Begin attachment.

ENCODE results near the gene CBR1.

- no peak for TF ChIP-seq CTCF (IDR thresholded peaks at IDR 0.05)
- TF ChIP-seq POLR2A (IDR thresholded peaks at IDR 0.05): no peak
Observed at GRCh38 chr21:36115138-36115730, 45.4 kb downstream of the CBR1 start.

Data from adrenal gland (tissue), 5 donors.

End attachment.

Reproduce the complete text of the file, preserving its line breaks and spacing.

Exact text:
ENCODE results near the gene CBR1.

- no peak for TF ChIP-seq CTCF (IDR thresholded peaks at IDR 0.05)
- TF ChIP-seq POLR2A (IDR thresholded peaks at IDR 0.05): no peak
Observed at GRCh38 chr21:36115138-36115730, 45.4 kb downstream of the CBR1 start.

Data from adrenal gland (tissue), 5 donors.